Thursday, 8 August 2013

Is Muhammad like Moses? YES YES YES (pbut)

10Since then, no prophet has risen in Israel like Moses, whom the Lord knew face to face, 11who did all those signs and wonders the Lord sent him to do in Egypt—to Pharaoh and to all his officials and to his whole land. [Deut 34:10 NIV]

The bias of these Christian missionaries on ABNsat is blinding them from the obvious. It's really sad to see Christian fundamentalists going to such depths to discount the obvious. For them to teach Muhammad is not like Moses (pbut) is simply a product of their fear that more Christians will convert to Islam. Couple this with the current anti-muslim stance many American Christians are taking nowadays one can quite clearly notice a bias which is hindering Christian communities.

We have already seen a reverend believes Prophets Muhammad and Moses (pbut) are indeed alike and we can tell you that Prophet Muhammad (p) performed miracles plus also has a close relationship with God. These were the two criteria the Christian missionaries put forward as the criteria which needs to be met in order to be like Prophet Moses (p) - as seen in the video Prophet Muhammad (p) fits that criteria.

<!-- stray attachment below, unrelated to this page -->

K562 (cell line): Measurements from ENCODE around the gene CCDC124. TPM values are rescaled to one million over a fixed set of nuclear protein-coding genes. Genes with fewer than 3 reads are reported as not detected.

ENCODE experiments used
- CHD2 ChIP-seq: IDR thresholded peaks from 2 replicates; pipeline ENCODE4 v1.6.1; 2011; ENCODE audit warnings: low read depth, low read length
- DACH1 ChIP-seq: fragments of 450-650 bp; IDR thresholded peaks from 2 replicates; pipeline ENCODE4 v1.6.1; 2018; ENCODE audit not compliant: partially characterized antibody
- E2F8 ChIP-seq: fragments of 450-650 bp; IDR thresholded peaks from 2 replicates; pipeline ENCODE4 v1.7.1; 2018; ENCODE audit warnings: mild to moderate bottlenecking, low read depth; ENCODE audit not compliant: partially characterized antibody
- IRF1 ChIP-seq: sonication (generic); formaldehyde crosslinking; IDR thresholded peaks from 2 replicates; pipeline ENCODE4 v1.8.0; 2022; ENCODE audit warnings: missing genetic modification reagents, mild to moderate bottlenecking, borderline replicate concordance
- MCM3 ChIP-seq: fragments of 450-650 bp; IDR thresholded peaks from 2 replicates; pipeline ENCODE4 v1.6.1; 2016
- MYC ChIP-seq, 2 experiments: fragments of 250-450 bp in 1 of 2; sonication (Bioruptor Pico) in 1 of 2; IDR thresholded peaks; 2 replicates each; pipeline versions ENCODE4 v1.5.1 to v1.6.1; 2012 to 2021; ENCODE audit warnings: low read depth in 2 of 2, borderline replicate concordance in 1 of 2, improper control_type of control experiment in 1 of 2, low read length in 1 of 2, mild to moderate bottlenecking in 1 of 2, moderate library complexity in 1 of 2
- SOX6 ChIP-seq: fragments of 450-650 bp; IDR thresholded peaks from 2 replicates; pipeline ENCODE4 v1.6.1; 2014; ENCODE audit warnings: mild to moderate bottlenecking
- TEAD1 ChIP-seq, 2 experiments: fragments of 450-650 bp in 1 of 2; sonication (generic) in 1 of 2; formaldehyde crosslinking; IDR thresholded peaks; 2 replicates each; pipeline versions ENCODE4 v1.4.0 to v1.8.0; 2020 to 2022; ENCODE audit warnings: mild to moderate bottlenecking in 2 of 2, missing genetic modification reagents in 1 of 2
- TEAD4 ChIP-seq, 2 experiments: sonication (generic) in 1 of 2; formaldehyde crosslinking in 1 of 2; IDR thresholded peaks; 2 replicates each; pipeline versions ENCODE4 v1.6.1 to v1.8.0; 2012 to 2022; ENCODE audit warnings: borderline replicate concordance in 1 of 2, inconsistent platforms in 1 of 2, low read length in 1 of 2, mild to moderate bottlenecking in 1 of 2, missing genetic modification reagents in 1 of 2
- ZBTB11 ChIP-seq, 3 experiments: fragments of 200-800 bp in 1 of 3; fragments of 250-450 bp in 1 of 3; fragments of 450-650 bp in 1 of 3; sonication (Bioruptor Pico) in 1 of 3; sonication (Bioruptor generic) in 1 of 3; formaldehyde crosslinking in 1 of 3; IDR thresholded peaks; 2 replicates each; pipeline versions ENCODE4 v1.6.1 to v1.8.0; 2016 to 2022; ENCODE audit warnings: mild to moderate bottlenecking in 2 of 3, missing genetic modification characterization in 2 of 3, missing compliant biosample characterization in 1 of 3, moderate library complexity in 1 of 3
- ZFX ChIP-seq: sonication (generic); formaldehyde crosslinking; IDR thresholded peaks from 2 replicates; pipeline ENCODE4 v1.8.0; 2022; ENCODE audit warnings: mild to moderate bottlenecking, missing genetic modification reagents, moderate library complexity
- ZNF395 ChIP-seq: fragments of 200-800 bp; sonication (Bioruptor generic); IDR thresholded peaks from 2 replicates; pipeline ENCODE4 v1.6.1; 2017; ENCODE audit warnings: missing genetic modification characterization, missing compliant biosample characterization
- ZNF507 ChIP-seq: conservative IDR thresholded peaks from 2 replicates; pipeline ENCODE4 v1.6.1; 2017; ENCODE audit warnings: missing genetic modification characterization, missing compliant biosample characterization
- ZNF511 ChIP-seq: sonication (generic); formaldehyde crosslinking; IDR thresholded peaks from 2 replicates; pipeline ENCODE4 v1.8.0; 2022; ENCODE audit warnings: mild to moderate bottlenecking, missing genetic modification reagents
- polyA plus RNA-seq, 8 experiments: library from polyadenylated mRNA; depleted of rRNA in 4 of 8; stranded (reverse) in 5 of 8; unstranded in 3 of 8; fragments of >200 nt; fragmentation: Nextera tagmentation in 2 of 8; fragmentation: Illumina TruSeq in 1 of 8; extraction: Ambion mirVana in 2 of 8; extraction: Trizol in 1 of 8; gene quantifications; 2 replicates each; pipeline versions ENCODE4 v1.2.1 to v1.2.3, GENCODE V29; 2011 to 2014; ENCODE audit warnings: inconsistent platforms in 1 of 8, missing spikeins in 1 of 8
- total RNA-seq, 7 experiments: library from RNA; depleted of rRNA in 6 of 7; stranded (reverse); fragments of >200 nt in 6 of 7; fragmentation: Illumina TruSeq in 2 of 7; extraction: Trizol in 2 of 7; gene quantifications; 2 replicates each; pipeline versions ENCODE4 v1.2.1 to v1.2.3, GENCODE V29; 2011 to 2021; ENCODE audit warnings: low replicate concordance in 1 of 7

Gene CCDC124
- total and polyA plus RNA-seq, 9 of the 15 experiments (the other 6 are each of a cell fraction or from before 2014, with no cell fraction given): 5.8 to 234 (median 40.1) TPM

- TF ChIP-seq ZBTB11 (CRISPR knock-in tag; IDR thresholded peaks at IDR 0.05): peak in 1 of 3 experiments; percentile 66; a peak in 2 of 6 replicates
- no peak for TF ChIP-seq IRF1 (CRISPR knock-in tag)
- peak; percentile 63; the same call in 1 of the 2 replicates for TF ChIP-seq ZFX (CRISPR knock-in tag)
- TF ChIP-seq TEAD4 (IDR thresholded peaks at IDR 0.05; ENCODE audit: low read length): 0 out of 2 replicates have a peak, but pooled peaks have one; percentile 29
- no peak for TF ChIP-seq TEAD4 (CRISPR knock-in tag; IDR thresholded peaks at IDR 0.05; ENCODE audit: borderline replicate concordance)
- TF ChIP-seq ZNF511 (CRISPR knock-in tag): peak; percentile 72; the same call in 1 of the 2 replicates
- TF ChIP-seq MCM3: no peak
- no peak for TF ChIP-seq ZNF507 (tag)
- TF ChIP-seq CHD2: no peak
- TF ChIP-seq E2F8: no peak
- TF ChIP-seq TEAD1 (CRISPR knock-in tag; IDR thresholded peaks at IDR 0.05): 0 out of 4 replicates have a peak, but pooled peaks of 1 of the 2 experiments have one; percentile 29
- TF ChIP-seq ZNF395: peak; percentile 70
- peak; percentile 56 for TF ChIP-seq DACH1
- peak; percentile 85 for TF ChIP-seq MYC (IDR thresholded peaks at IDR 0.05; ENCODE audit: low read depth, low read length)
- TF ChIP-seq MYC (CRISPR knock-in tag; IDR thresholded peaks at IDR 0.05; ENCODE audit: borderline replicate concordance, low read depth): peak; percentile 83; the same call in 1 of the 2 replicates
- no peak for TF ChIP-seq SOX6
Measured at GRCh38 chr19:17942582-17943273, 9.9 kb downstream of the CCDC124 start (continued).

I invite all the Christian viewers to Islam.

Prophet Muhammad like Prophet Moses (pbut)

If we read the book "Dictionary of the Bible" by Reverend James Dow, under the heading "Moses" we read the following:

"As a statesman and a lawgiver Moses is the creator of the Jewish  people. He found a loose conglomeration of Semitic people, none of  whom had been anything but a slave, and whose ideas of religion were a  complete confusion. He led them out and he hammered them into a nation. with a law and a national pride, and a compelling sense of being chosen by a particular God who was supreme. The only man in history who can be compared even remotely to him is Mohamet. The scripture account tends to elaborate for the sake of impression, but behind all the elaborations stands a man of tremendous worth and achievement,  whose mark upon the life of the world is as important as it is incalculable." -Moses, pp. 402-403.